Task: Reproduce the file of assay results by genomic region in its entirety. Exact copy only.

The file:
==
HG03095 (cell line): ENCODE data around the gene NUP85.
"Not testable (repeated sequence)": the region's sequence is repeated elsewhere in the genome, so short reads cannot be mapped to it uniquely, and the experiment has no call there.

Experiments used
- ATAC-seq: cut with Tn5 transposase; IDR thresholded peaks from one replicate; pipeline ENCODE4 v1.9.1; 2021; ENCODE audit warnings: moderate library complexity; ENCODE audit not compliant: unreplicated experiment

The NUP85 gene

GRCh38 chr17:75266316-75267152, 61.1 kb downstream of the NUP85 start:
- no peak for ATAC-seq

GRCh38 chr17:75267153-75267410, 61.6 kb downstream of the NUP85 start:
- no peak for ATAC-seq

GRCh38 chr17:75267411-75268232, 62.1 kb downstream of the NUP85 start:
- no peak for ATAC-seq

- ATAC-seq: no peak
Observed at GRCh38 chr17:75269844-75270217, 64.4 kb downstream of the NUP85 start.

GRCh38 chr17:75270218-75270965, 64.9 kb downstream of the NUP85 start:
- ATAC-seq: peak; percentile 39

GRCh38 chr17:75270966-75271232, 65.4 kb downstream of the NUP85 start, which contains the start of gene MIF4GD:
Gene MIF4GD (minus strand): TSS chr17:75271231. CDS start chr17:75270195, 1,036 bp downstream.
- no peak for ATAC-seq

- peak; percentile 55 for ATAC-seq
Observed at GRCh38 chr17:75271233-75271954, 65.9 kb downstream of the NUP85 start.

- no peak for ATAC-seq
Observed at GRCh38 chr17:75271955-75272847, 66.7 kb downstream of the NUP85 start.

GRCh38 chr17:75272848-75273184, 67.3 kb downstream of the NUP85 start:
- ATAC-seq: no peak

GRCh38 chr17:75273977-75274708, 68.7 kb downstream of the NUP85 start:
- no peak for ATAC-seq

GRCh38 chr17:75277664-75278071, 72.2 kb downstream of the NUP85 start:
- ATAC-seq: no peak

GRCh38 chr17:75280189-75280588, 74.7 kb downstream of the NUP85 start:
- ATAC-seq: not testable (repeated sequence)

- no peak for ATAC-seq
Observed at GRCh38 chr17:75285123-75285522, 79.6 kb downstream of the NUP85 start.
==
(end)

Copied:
HG03095 (cell line): ENCODE data around the gene NUP85.
"Not testable (repeated sequence)": the region's sequence is repeated elsewhere in the genome, so short reads cannot be mapped to it uniquely, and the experiment has no call there.

Experiments used
- ATAC-seq: cut with Tn5 transposase; IDR thresholded peaks from one replicate; pipeline ENCODE4 v1.9.1; 2021; ENCODE audit warnings: moderate library complexity; ENCODE audit not compliant: unreplicated experiment

The NUP85 gene

GRCh38 chr17:75266316-75267152, 61.1 kb downstream of the NUP85 start:
- no peak for ATAC-seq

GRCh38 chr17:75267153-75267410, 61.6 kb downstream of the NUP85 start:
- no peak for ATAC-seq

GRCh38 chr17:75267411-75268232, 62.1 kb downstream of the NUP85 start:
- no peak for ATAC-seq

- ATAC-seq: no peak
Observed at GRCh38 chr17:75269844-75270217, 64.4 kb downstream of the NUP85 start.

GRCh38 chr17:75270218-75270965, 64.9 kb downstream of the NUP85 start:
- ATAC-seq: peak; percentile 39

GRCh38 chr17:75270966-75271232, 65.4 kb downstream of the NUP85 start, which contains the start of gene MIF4GD:
Gene MIF4GD (minus strand): TSS chr17:75271231. CDS start chr17:75270195, 1,036 bp downstream.
- no peak for ATAC-seq

- peak; percentile 55 for ATAC-seq
Observed at GRCh38 chr17:75271233-75271954, 65.9 kb downstream of the NUP85 start.

- no peak for ATAC-seq
Observed at GRCh38 chr17:75271955-75272847, 66.7 kb downstream of the NUP85 start.

GRCh38 chr17:75272848-75273184, 67.3 kb downstream of the NUP85 start:
- ATAC-seq: no peak

GRCh38 chr17:75273977-75274708, 68.7 kb downstream of the NUP85 start:
- no peak for ATAC-seq

GRCh38 chr17:75277664-75278071, 72.2 kb downstream of the NUP85 start:
- ATAC-seq: no peak

GRCh38 chr17:75280189-75280588, 74.7 kb downstream of the NUP85 start:
- ATAC-seq: not testable (repeated sequence)

- no peak for ATAC-seq
Observed at GRCh38 chr17:75285123-75285522, 79.6 kb downstream of the NUP85 start.